Friday, January 30, 2015
Wednesday, January 28, 2015
Is there a complaint department in heaven? Does someone keep track of all uttered grievances? Are the gripes duly noted and catalogued according to date, source, and trends before being rendered into pie charts?
If so, I bet there's a Grumble Graph entitled something like January, Northern Hemisphere, in which the overwhelmingly largest slice belongs to WINTER. A click on "Sub-gripes" might list freezing temperatures, long nights, dead batteries, icy roads, flu season and wet boots, mittens, hats and coats spread about the house to dry.
Hopefully there's a corresponding Gratitude Graph. After all, the hardest aspects of winter should generate thanksgiving. If we have warm homes and hot meals and steaming cups and light to read by, what grace! If we're strong enough to shovel snow and our families and pets are safe and, if we have them, our livestock are snug in beds of straw and hay, what grace! So many don't.
"Only a stomach that rarely feels hungry scorns common things." ~Horace
Saturday, January 24, 2015
Wednesday, January 21, 2015
In nearly every respect, horses are more impressive than goats. Yet we humans have to study and practice, often for years, before we can communicate effectively with horses. We feel greatly honored if horses "join up" and follow us for a few strides without halter or lead.
It seems to me that horses merely condescend to include us in their social circles, at least until they tire of us--or the pasture gate is opened.
Goats, on the other hand, must be fenced away from humans. Given their druthers, kindly-treated goats would take up residence on our front porches--or sofas, if the doors weren't latched properly. Although we've never attended goat-handling workshops or studied caprine psychology, they bond to us quickly and follow us sincerely, sometimes even enthusiastically.
Horses might allow us certain herd privileges, but goats count us part of the family.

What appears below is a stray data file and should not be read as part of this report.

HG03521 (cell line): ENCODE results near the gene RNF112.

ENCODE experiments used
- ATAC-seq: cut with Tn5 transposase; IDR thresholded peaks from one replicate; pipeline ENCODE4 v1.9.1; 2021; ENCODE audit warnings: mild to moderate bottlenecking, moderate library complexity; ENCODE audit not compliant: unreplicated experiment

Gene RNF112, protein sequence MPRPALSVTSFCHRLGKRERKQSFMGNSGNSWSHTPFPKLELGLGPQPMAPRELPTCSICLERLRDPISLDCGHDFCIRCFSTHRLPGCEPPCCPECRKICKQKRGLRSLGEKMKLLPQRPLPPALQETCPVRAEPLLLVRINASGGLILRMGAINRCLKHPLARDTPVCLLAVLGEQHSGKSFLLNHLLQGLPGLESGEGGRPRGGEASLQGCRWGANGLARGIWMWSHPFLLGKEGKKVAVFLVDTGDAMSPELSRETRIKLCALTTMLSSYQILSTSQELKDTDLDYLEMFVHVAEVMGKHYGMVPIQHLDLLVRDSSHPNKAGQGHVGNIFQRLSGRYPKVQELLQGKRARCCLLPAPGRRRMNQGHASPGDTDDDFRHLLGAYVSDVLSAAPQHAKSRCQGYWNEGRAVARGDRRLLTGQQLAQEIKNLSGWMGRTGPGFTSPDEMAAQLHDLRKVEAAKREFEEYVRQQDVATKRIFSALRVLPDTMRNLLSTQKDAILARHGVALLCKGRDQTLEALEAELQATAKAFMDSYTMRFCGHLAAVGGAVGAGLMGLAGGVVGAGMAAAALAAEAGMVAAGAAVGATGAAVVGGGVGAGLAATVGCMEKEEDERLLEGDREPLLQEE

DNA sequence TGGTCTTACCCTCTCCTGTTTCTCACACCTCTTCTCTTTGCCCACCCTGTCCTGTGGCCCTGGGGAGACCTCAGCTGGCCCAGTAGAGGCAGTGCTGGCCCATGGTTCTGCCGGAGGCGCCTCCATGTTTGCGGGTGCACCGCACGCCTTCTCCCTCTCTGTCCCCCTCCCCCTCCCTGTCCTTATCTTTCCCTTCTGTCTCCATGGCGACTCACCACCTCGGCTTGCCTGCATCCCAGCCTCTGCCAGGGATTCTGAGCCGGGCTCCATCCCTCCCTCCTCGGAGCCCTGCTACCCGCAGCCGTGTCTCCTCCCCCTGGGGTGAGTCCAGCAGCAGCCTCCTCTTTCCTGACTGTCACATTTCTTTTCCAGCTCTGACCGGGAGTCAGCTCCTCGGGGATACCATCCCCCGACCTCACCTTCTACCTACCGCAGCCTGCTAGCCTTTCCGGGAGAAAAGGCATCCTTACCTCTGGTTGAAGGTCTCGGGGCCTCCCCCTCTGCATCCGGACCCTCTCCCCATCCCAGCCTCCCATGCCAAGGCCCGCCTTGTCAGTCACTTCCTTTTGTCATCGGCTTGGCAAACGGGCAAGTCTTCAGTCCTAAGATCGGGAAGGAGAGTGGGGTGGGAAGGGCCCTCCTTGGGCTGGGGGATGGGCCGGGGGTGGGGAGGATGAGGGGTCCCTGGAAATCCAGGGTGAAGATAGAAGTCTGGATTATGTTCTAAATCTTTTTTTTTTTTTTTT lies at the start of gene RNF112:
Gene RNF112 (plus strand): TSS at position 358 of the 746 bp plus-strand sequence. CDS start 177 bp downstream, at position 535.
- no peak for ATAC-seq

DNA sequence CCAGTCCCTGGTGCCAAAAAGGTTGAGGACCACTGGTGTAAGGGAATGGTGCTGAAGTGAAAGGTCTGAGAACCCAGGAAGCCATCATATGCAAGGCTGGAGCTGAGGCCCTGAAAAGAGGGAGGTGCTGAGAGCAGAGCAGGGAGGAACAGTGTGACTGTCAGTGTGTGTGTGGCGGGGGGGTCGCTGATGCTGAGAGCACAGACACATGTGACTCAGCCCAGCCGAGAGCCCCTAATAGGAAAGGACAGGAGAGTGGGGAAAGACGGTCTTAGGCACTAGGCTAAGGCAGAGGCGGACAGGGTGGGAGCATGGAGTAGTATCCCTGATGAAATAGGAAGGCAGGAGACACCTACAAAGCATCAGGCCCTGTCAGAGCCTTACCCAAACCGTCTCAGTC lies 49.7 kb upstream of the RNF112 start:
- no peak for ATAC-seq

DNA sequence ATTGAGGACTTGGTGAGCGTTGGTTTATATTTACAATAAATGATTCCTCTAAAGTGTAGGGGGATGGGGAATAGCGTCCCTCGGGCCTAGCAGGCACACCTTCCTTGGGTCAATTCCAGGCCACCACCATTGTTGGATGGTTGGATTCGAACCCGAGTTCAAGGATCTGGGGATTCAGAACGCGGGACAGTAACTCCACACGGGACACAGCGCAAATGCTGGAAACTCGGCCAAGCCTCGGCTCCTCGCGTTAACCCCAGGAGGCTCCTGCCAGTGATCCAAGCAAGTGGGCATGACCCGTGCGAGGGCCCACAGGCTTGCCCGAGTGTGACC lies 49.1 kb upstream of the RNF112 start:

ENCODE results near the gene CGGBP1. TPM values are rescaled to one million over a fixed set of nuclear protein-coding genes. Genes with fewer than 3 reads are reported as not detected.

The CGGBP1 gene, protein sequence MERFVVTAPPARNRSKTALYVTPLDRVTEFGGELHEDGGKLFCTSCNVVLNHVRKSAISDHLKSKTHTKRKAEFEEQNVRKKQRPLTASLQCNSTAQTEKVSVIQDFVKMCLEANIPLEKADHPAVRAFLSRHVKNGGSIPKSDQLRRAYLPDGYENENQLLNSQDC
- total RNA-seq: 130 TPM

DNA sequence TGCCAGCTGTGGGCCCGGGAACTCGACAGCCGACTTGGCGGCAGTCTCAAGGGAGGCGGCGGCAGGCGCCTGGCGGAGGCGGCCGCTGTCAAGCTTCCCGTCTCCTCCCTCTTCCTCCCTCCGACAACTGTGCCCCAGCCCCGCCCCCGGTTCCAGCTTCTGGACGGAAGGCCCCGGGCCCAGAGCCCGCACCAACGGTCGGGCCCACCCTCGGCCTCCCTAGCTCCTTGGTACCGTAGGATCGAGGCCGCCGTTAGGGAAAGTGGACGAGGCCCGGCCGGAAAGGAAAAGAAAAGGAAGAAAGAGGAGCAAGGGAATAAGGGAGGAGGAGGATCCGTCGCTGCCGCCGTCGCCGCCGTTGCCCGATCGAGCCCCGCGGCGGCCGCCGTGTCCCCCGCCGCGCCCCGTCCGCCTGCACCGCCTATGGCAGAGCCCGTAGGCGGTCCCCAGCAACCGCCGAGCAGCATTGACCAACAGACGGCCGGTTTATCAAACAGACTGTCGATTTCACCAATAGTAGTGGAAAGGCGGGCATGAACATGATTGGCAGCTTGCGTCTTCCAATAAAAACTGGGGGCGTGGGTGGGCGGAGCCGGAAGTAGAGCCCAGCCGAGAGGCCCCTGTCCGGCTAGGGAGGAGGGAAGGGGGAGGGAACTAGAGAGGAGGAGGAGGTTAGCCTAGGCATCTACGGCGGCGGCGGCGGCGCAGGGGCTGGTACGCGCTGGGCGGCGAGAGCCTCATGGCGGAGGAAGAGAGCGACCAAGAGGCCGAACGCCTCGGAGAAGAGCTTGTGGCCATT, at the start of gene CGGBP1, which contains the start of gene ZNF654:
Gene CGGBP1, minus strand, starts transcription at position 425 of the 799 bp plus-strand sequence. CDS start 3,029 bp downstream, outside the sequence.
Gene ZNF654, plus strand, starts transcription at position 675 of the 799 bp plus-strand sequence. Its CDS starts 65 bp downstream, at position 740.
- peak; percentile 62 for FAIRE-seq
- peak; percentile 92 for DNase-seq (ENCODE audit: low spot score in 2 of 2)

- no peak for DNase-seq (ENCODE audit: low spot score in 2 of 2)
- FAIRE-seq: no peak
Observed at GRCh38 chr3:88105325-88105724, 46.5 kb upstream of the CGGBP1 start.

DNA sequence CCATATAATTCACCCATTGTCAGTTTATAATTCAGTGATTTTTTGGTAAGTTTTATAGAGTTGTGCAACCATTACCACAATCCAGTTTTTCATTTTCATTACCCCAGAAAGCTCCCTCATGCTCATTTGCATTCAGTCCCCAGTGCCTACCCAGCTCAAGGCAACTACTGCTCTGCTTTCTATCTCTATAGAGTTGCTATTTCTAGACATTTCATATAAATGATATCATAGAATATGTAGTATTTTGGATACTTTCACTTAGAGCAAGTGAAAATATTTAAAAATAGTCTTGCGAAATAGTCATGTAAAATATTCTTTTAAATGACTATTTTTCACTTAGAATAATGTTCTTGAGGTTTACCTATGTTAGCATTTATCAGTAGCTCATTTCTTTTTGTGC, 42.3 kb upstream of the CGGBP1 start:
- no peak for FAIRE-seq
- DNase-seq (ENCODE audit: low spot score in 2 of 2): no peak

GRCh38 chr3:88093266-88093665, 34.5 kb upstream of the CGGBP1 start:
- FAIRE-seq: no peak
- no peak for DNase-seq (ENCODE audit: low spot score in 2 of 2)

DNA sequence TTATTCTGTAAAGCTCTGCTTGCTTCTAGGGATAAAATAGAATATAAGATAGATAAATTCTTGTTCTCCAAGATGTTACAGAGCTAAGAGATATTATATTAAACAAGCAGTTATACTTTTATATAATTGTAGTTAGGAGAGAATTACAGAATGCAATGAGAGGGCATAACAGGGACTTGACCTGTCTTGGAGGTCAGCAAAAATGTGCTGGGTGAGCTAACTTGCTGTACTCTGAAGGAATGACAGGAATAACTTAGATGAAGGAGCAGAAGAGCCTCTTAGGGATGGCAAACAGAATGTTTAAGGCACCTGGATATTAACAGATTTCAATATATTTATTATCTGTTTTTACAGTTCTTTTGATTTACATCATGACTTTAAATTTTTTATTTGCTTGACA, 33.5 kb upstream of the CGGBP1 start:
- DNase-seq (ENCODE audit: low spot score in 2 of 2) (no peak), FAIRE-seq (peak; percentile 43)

Tuesday, January 20, 2015
Our favorite place to run may seem, at first, to be smack dab in the middle of Nowhere, Wyoming, Population 0.
Upon closer inspection, however, it's obvious that the place is teeming with residents.
Pronghorn, mule deer, mustangs, horned larks, jackrabbits, cottontails, golden eagles, and a variety of rodents call this place home.
Apparently, Nowhere is something of an exclusive neighborhood!
"The greatest science in the world, in heaven and in earth, is love." ~Mother Teresa
Monday, January 19, 2015
Sugar is devoted to Rule 323-5b of the Book of Cowhorse Ethics, which states: "A cowhorse may apprehend a cow's hay, in the politest manner possible, but is not required to share said hay with said cow."
You can probably guess that 323-5a says that: "A cow, as a matter of principle, is not allowed to eat a cowhorse's better-quality hay allotment, unless said horse abandons said hay for reason of satiation."
I can only assume that said Book was compiled by cowhorses--with no bovine input whatsoever.
"Love your neighbor as yourself." ~Mark 12:31 (AMP)
Saturday, January 17, 2015
RIDDLE: Why did the rancher use his wife's hair dryer on the heifer?
Friday, January 16, 2015
Wednesday, January 14, 2015
Tuesday, January 13, 2015
There's no graceful way to describe a dead cow morning. Yesterday, Gracie was hale and happy; today, she was dead.
Gracie was a gentle, lovely young cow whose only vice was avarice. She was the first to get up for breakfast, whether hay or pasture, and if she could manage it, her breakfast would overlap lunch which would overrun supper! We can't say definitively but suspect that her portliness may have led to her demise.
Speculations did nothing to stop tears from streaming down or knees from buckling into the snow.
Before long, however, my favorite cow, Annabelle, planted two big, damp cow kisses on my already wet face. Annabelle so rarely dispenses smooches that I couldn't help but feel oddly comforted.